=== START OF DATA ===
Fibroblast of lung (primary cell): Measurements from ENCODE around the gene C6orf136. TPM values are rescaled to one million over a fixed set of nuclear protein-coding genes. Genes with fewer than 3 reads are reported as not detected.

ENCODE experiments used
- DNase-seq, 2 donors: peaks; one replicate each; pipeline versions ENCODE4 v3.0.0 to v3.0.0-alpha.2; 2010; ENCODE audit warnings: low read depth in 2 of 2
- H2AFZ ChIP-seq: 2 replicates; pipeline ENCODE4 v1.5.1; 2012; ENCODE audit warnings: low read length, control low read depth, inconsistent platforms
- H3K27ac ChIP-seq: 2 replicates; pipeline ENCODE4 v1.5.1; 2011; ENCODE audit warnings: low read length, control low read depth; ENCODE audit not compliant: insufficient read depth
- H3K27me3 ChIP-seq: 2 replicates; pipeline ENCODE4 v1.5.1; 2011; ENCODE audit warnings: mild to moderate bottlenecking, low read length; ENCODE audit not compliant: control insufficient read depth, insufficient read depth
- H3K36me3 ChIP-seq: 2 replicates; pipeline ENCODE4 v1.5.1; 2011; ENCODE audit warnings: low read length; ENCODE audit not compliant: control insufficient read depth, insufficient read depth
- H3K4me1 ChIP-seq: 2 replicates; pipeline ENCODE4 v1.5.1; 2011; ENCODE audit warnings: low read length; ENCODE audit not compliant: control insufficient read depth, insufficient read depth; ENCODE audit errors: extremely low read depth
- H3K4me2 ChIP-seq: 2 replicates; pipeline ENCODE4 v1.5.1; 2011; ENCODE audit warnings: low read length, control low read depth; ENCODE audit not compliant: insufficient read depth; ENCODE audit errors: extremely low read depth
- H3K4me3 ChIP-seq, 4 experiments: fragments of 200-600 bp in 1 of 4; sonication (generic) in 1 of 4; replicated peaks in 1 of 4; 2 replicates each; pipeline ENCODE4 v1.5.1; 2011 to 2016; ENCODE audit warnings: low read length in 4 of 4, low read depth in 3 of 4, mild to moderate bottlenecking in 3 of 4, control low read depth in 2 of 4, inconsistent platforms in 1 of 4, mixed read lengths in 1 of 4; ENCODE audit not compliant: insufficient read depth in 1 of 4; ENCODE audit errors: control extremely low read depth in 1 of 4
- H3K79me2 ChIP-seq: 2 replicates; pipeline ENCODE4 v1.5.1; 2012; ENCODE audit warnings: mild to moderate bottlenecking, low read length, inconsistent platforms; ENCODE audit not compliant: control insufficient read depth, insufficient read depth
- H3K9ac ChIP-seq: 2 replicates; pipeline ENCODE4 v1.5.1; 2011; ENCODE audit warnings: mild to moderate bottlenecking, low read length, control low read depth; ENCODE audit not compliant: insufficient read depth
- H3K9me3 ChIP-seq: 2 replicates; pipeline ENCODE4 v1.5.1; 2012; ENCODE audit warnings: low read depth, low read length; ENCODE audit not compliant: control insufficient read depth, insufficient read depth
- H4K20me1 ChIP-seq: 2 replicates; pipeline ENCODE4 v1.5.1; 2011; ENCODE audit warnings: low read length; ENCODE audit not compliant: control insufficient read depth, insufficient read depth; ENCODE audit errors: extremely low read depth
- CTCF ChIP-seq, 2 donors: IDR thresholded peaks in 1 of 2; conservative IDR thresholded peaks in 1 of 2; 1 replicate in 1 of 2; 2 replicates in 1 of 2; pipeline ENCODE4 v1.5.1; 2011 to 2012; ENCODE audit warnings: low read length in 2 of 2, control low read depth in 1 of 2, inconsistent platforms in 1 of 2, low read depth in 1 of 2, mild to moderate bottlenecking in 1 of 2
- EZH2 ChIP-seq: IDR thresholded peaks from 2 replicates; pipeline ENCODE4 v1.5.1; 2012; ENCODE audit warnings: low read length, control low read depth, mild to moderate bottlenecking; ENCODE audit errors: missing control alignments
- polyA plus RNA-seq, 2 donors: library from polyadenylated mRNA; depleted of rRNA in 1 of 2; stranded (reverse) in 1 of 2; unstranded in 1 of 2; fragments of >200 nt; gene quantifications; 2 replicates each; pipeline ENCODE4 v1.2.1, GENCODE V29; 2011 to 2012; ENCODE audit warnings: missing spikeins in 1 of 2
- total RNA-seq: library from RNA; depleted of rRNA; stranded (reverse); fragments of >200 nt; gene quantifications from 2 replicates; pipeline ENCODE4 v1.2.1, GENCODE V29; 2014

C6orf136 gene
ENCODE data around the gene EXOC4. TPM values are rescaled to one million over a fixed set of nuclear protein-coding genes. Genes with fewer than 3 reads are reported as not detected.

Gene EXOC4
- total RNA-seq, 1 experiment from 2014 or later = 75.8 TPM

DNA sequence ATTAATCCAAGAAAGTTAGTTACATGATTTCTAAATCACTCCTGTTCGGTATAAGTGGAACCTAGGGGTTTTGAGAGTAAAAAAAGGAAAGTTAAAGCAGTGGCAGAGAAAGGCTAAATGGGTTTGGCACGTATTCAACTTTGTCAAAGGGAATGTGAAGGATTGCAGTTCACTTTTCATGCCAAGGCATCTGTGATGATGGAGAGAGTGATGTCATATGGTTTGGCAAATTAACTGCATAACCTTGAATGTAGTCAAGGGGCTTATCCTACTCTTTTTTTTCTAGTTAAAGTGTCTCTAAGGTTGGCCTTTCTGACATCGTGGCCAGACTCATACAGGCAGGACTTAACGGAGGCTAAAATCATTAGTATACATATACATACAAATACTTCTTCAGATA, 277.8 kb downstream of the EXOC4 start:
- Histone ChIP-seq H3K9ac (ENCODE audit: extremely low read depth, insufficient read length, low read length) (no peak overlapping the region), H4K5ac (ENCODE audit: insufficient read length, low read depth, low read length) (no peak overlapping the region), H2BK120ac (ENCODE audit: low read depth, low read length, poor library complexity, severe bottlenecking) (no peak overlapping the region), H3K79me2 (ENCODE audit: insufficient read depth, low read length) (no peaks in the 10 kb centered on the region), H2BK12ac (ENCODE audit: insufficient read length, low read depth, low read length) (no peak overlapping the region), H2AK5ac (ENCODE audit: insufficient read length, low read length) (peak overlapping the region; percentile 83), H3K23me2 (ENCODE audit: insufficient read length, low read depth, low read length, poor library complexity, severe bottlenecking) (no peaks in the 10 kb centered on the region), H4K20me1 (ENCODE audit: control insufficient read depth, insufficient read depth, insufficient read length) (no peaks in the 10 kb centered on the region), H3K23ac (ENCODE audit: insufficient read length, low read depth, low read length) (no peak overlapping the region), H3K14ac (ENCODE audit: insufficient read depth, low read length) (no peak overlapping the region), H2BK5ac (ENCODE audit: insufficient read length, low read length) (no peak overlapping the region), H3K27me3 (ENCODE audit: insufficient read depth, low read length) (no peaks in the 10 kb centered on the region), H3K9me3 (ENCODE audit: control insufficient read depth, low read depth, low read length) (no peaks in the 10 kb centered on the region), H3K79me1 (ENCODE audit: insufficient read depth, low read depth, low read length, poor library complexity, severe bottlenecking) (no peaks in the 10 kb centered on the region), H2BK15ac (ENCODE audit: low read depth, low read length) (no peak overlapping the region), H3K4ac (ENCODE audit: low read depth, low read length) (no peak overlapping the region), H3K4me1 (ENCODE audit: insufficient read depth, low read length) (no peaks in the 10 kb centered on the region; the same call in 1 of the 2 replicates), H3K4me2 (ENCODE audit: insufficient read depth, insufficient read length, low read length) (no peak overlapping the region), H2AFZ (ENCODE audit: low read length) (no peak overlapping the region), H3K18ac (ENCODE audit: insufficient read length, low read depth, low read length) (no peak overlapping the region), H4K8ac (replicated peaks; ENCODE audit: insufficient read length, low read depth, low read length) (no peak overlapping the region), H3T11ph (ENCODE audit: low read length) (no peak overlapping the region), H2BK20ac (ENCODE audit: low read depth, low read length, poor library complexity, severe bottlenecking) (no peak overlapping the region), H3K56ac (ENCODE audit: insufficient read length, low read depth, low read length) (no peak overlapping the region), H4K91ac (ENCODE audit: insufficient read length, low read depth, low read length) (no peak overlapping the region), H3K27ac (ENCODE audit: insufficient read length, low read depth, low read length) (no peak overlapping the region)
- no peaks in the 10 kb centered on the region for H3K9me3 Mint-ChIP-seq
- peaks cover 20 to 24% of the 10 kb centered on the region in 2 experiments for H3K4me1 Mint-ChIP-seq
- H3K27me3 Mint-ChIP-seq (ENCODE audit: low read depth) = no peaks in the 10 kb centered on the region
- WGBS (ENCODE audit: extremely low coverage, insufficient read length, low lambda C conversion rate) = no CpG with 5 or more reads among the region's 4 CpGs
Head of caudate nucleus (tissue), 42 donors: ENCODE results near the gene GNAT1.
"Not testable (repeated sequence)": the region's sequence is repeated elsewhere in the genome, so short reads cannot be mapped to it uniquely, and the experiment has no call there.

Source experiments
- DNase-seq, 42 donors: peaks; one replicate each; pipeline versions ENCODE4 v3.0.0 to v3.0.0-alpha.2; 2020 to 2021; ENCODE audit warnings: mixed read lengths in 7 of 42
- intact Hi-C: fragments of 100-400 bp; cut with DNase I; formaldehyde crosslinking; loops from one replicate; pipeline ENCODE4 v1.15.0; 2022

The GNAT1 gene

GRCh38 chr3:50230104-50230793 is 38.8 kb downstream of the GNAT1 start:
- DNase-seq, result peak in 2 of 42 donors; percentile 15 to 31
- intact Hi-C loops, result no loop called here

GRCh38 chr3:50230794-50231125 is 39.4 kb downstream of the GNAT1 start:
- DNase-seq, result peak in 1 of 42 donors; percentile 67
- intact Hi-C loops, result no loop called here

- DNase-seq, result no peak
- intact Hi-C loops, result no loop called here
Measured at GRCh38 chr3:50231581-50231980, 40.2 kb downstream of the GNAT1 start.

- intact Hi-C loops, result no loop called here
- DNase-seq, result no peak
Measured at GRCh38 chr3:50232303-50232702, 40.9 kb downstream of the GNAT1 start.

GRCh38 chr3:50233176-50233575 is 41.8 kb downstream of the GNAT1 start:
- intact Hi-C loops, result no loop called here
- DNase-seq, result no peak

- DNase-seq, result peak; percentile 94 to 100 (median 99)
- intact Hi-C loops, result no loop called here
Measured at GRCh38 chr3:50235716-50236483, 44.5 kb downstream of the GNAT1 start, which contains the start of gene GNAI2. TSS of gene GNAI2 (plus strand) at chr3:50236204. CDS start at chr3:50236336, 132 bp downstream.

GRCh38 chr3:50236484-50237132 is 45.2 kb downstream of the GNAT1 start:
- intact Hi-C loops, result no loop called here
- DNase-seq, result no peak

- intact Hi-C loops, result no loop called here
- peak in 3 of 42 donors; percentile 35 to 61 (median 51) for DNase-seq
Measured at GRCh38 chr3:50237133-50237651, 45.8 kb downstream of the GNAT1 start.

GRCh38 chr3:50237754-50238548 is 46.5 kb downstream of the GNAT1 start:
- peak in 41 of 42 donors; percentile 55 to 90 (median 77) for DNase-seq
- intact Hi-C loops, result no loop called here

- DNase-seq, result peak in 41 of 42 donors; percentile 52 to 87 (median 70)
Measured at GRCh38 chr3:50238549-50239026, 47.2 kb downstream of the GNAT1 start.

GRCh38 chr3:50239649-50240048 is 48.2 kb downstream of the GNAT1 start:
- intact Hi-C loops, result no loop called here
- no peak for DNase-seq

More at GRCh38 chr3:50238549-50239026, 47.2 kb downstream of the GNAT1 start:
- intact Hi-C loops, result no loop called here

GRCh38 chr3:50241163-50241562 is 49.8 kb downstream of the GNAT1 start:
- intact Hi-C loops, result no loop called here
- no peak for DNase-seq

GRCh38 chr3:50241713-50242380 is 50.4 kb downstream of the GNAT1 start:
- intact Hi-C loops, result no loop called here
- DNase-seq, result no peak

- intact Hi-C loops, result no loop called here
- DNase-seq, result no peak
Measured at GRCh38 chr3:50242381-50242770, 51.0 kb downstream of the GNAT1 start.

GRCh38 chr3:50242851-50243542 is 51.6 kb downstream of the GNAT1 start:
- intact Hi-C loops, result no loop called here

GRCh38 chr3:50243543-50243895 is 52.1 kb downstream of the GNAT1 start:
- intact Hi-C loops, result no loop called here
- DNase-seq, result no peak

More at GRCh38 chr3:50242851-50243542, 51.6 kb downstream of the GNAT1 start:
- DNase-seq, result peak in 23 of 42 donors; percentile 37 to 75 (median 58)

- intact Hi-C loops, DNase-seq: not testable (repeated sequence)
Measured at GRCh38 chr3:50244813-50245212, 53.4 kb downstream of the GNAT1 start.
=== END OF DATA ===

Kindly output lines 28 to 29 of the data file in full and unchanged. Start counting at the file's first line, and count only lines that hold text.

- WGBS (ENCODE audit: extremely low coverage, insufficient read length, low lambda C conversion rate) = no CpG with 5 or more reads among the region's 4 CpGs
Head of caudate nucleus (tissue), 42 donors: ENCODE results near the gene GNAT1.